• Breath samples (exhaled alveolar concentrations and variations) from such spontaneous phases (i.e. preceded by a paced rhythm) were reproducible in both setups.

Figure 4
figure 4

Comparisons of exhaled alveolar concentrations and corresponding inter-individual variations of endogenous isoprene, -acetone and respiratory parameters. X-axis represents two study setups with three respiratory rhythms in each. Y-axis represents normalised mean (_norm.Mean) values and inter-individual variations (_iivs.) of measured parameters, respectively. Exhaled VOC concentrations and intra-individual variations from same respiratory rhythm (over 180 s) were compared within- and between two setups. V’E and pET-CO2 values were compared in the same way. Statistical significances were tested by means of repeated measurement-ANOVA on ranks (p-value ≤ 0.005). From all pairwise-multiple comparisons, statistically indifferent (i.e. with no significant differences and thereby, reproducible) rhythms are marked with red-coloured ‘  ’ for respiratory phases.

Figure 5
figure 5

Comparison of differences in exhaled alveolar concentrations of endogenous isoprene, -acetone and respiratory parameters during spontaneous breathing in both setups. X-axis represents spontaneous respiratory rhythms from both setups. Y-axis represents normalised mean (_norm.Mean) values of measured parameters, respectively. Exhaled VOC concentrations from spontaneous rhythms were compared. Comparisons were performed over 60 s (presented on reader’s left) and over 30 s (presented on reader’s right) of intervals. V’E and pET-CO2 values were compared in the same way. Statistical significances were tested by means of repeated measurement-ANOVA on ranks (p-value ≤ 0.005). From all pairwise-multiple comparisons, statistically indifferent (i.e. with no significant differences and thereby, reproducible) spontaneous breathing intervals are marked with red-coloured ‘≈’.

Models of real-time ventilatory variations

Breath-resolved ventilatory variations in spirometric and capnometric parameters were closely related to the exhaled alveolar concentrations and corresponding inter-individual variations of endogenous and blood borne isoprene. Here, multiple linear regressions models [Eqs. (1) and (2)] are predicting breath-resolved ventilatory variations in minute ventilation and pET-CO2 via the exhalations of isoprene during varying respiratory rhythms. Both equations were derived from Setup-1 and presented along with corresponding prediction score plot and residual plot in Fig. 6 and corresponding summary output e.g. R square, statistical significance, p-values etc. are presented at Supplementary Table S1 online.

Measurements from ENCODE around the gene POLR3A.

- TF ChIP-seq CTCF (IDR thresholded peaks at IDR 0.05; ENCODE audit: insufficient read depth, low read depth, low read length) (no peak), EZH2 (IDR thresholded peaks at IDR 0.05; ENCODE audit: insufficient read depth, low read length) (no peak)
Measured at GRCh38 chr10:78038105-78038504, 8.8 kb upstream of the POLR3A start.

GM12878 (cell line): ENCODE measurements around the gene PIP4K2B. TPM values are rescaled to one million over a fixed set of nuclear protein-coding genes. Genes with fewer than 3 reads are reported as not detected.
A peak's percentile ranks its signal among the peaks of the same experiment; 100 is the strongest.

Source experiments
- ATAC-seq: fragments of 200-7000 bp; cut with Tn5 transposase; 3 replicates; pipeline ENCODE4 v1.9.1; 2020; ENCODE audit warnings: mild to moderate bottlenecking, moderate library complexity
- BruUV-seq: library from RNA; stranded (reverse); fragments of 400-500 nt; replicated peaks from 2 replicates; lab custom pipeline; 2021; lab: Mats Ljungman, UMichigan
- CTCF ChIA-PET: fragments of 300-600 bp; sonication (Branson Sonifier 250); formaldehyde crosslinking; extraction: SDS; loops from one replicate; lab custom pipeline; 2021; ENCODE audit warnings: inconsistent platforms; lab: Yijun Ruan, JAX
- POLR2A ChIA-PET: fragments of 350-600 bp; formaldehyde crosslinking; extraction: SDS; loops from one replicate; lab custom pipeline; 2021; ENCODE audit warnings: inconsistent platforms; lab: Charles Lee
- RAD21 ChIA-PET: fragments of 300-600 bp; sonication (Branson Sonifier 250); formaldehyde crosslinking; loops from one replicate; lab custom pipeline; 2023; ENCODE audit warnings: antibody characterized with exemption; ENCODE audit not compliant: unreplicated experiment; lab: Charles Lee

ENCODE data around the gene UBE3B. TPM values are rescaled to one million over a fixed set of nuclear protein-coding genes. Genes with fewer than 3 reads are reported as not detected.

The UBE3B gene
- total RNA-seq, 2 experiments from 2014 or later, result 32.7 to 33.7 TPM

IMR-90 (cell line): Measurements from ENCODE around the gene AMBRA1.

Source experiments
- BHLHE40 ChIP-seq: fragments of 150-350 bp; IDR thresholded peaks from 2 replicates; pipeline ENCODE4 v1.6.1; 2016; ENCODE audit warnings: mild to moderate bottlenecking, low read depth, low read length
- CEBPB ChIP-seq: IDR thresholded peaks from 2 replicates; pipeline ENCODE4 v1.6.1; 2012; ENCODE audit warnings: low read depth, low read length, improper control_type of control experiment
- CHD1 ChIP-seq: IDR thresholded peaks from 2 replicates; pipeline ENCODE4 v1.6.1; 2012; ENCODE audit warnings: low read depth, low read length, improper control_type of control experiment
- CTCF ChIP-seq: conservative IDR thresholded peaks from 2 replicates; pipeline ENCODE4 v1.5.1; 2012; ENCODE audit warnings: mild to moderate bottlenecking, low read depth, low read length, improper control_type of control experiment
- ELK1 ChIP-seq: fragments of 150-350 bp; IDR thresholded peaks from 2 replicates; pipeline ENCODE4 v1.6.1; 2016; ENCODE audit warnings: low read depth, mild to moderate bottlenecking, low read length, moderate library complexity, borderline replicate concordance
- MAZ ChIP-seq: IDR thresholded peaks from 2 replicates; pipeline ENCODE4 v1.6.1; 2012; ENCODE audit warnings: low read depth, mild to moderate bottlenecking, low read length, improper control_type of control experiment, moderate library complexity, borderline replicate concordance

Figure 6
figure 6

Regression models [Eqs. (1) and (2)] from Setup-1 are predicting breath-resolved ventilatory variations: Equations are presented along with corresponding prediction scores and residual plots. Predicted [by Eqs. (1) and (2)] and actually observed ventilatory variations in Setup-2: Measured data from setup-2 were applied onto Eqs. (1) and (2) in order to predict breath-resolved variations in V’E and pET-CO2, respectively. X-axis represents breath numbers. Y-axis represents actually observed values and predicted values of breath-resolved variations in V’E and pET-CO2. The Kolmogorov–Smirnov test showed excellent agreement between the independently predicted ventilatory variations in setup-2 and the actual measures.

Regression equations

In order to realize the applicability and reliability of Eq. (1) and (2) [derived from Setup-1] for predicting ventilatory variations, we tested those in the independent setup-2. Here, the measured/analysed data from setup-2 were applied on those equations to predict breath-resolved ventilatory variations in V’E and pET-CO2. Observed scores and predicted scores are presented in Fig. 6.

$$V^{\prime}E\_iivs. \, = \, 0.0354 + \left( {0.887 \times V^{\prime}E} \right) - \left( {0.789 \times Isoprene} \right) + \left( {1.801 \, \times Isoprene\_iivs.} \right)$$
$$pET - CO_{2} \_iivs. = 0.512 + \left( {0.0750 \times V^{\prime}E} \right) - \left( {0.469 \times pET - CO_{2} } \right) - \left( {0.0788 \times Isoprene} \right) + \left( {0.150 \times Isoprene\_iivs.} \right)$$

The Kolmogorov–Smirnov test showed excellent agreement between the independently predicted ventilatory variations in setup-2 (Fig. 6) and the actual measures. Throughout setup-2, no significant differences (p-value = 0.441) in breath-resolved ventilatory variations for pET-CO2 is observed. Similar insignificance (p-value = 0.131) in variations for V’E is observed exclusively during the final steady state of spontaneous breathing phase.


In order to bridge a crucial knowledge gap to implement breathomics in routine respiratory medicine, we investigated the immediate effects of ventilatory variations on exhaled breath composition, under varying respiratory rhythms. Unprecedented reproducibility in the measured variables is obtained via a combination of respiratory rhythms i.e. reliable for sampling and could increase our perseverance of true pathophysiological expressions in exhaled matrices. Ventilatory variations were modelled via alveolar VOC exhalation i.e. validated independently with high precision. Our findings could translate breathomics towards the domain of applied respiratory medicine.

Respiratory parameters